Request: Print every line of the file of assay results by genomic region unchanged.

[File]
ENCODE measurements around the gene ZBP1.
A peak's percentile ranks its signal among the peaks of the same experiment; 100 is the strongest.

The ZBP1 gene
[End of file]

ENCODE measurements around the gene ZBP1.
A peak's percentile ranks its signal among the peaks of the same experiment; 100 is the strongest.

The ZBP1 gene